Though Jesus suffered greatly on the cross, His death was infinitely purposeful, as it satisfied the Father’s demands toward our sin, and also justified the many who would trust in Christ as Savior. Isaiah wrote, “As a result of the anguish of His soul, He will see it and be satisfied; by His knowledge the Righteous One, My Servant, will justify the many, as He will bear their iniquities” (Isa 53:11). Here is a picture of substitutionary atonement, as the Suffering Servant will “justify the many, as He will bear their iniquities” (Isa 53:11b). Peter also reveals the doctrine of substitution when he states, “Christ also died for sins once for all, the just for the unjust, so that He might bring us to God” (1 Pet 3:18). It is important to grasp that Christ bore our sin, but this did not make Him a sinner in conduct. On the other hand, we are declared righteous in God’s sight because of the righteousness of Christ imputed to us at the moment of salvation, but this does not make us righteous in conduct. God gives us “the gift of righteousness” (Rom 5:17) at the moment we trust Christ as our Savior. This is what Paul meant when he stated, “He made Him who knew no sin to be sin on our behalf, so that we might become the righteousness of God in Him” (2 Cor 5:21). Paul understood the doctrine of substitution, that Christ died in the place of sinners and that sinners are declared righteous because of the work of Christ credited to their account. This explains Paul’s desire to “be found in Him, not having a righteousness of my own derived from the Law, but that which is through faith in Christ, the righteousness which comes from God on the basis of faith” (Phil 3:9). Concerning Isaiah 53:11, Edward Young states:

  • "When the servant bears the iniquities of the many and has been punished for the guilt of these iniquities, the act of bearing the iniquities in itself has not changed the character of those whose iniquities are borne. When the iniquities are borne, i.e. when the guilt those iniquities involved has been punished, the servant may declare that the many stand in right relationship with God. Their iniquities will no longer be able to rise up and accuse them, for the guilt of those iniquities has been punished. Thus, they are justified. They are declared to be righteous, for they have received the righteousness of the servant and they are received and accepted by God Himself. Of them God says that they no longer have iniquities, but they do have the righteousness of the servant. This can only be a forensic justification."[4]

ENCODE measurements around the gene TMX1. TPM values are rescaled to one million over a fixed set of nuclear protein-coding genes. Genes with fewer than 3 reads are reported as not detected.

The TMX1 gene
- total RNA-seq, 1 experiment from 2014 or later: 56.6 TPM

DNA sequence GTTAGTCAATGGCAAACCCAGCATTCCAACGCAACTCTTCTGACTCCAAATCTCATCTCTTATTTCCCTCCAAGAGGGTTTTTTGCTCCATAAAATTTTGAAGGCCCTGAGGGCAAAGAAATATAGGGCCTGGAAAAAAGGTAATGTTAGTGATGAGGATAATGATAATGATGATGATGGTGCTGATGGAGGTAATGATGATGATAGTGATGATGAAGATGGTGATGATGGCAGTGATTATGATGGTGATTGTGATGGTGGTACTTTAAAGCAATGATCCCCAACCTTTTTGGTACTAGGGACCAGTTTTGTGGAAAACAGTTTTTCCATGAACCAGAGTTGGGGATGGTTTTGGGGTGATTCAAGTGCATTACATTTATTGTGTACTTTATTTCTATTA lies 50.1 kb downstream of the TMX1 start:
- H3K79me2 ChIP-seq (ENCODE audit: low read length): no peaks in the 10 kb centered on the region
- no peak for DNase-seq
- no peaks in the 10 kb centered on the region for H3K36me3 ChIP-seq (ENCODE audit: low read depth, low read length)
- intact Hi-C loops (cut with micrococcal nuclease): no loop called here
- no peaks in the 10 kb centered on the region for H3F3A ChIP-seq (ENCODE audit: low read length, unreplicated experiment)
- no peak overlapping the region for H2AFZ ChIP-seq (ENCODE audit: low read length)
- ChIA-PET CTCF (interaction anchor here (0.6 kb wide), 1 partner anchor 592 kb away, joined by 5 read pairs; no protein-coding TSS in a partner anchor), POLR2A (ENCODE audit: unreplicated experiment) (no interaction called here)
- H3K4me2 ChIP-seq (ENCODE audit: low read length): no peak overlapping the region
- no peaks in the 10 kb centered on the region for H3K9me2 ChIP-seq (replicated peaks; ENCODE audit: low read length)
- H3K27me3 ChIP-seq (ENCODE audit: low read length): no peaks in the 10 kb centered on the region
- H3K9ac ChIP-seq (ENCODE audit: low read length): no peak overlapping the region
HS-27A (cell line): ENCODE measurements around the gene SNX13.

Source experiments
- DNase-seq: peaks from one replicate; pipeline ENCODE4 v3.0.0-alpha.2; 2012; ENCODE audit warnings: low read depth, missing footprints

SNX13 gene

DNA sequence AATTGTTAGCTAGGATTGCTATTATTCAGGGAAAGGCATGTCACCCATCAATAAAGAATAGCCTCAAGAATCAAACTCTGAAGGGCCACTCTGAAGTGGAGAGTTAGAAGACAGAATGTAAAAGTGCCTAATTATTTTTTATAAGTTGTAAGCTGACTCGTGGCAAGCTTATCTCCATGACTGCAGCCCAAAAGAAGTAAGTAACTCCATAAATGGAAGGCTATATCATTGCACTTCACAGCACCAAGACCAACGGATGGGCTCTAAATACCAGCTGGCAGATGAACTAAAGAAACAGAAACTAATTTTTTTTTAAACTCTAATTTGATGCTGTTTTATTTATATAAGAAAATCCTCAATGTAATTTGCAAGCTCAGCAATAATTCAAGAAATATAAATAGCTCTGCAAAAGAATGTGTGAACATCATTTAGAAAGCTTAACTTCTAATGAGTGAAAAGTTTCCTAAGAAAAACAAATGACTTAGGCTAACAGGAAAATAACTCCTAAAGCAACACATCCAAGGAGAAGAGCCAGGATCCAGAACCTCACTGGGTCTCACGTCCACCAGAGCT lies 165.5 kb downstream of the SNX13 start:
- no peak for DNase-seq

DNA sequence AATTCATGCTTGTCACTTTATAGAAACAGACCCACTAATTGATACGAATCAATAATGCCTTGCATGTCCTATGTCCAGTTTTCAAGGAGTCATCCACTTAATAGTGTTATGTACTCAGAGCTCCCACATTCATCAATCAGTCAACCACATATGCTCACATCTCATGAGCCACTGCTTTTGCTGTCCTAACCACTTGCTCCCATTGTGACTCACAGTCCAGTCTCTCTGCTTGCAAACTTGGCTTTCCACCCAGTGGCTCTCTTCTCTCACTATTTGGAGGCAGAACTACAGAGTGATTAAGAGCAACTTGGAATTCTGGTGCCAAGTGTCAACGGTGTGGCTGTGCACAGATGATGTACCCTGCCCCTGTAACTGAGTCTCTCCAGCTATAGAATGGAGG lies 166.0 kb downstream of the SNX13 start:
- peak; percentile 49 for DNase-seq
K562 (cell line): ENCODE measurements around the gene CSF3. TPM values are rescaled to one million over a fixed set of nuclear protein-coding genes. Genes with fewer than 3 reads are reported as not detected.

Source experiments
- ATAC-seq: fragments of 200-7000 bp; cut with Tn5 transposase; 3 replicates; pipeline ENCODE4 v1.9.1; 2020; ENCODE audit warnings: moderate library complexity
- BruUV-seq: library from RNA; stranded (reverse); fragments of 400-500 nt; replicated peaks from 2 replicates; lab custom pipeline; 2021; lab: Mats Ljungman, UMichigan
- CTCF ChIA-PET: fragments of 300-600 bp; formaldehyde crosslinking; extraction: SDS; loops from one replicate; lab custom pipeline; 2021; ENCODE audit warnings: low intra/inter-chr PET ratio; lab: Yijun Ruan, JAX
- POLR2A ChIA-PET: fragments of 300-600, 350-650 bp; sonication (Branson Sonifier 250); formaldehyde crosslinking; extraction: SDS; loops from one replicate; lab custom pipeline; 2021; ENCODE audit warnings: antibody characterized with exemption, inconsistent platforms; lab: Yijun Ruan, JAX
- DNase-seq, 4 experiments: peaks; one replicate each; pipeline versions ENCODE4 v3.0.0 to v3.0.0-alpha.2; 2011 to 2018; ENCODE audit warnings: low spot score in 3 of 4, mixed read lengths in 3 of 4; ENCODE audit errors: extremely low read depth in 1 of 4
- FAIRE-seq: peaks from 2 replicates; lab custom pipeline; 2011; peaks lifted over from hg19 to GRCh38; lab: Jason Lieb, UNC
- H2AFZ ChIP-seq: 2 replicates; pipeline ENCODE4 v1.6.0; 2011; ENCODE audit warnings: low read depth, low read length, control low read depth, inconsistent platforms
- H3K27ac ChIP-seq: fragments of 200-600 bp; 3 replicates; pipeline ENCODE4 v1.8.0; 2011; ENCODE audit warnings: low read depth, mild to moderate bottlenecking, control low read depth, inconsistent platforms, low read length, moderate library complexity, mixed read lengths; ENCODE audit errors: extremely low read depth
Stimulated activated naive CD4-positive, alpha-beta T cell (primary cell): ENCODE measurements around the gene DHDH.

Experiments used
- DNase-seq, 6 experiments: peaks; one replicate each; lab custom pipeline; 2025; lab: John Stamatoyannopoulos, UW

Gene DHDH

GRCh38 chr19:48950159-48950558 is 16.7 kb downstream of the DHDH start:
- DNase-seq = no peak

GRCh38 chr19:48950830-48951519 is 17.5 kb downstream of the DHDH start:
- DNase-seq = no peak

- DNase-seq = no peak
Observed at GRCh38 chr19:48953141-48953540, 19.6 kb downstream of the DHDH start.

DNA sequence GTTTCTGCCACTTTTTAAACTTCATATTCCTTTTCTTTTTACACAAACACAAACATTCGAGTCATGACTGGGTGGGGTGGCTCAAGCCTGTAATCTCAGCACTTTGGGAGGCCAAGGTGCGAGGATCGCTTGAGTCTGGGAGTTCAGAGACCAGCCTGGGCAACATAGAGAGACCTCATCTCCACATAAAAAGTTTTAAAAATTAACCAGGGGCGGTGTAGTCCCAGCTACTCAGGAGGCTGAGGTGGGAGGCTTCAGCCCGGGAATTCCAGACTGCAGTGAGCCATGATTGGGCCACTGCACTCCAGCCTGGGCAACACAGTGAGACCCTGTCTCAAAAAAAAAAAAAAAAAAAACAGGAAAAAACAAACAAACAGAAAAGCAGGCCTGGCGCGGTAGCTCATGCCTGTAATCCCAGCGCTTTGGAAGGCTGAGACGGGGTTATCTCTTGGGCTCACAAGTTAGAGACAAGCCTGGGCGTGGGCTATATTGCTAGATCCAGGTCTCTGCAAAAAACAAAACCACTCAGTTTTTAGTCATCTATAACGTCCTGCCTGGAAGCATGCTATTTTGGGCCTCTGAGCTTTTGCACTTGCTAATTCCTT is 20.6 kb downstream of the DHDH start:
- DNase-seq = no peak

If we had stood at the trials of Jesus, seen His beatings, seen His crucifixion and sat at the foot of the cross, surely we would have wept at the injustice and brutal cruelty of it all. However, the Scripture reveals that it was the will of God that Christ go to the cross and die for sinners (Acts 2:23; 4:28), that His death would be an atoning sacrifice that satisfied every righteous demand of the Father (Rom 3:25; 1 John 2:2). In the willing death of Christ, we have the Father’s righteousness displayed toward our sin as well as His love toward us, the sinner, whom He seeks to save.

     There is a purpose to the suffering of Christ. He suffered that we might have forgiveness of sins and eternal life. His substitutionary death propitiated the Father’s righteous demand for justice concerning our sin and now we can come to God with the empty hands of faith and receive the free gift of eternal life and be clothed in perfect righteousness. This was accomplished while we were helpless, ungodly, sinners and enemies of God (Rom 5:6-10). God graciously acted toward us to reconcile us to Himself, and this was accomplished through the suffering of Christ.


[1] John R. W. Stott, The Cross of Christ (Downers Grove, Ill. Intervarsity Press, 1986), 145.

[2] Arnold G. Fruchtenbaum, Messianic Christology: A Study of Old Testament Prophecy Concerning the First Coming of the Messiah (Tustin, CA: Ariel Ministries, 1998), 130.

[3] Arnold Fruchtenbaum, The Book of Isaiah: Exposition from a Messianic Jewish Perspective (San Antonio, TX. Ariel Ministries, 2021), 577-578.

[4] Edward Young, The Book of Isaiah, Chapters 40–66, vol. 3 (Grand Rapids, MI: Wm. B. Eerdmans Publishing Co., 1972), 358.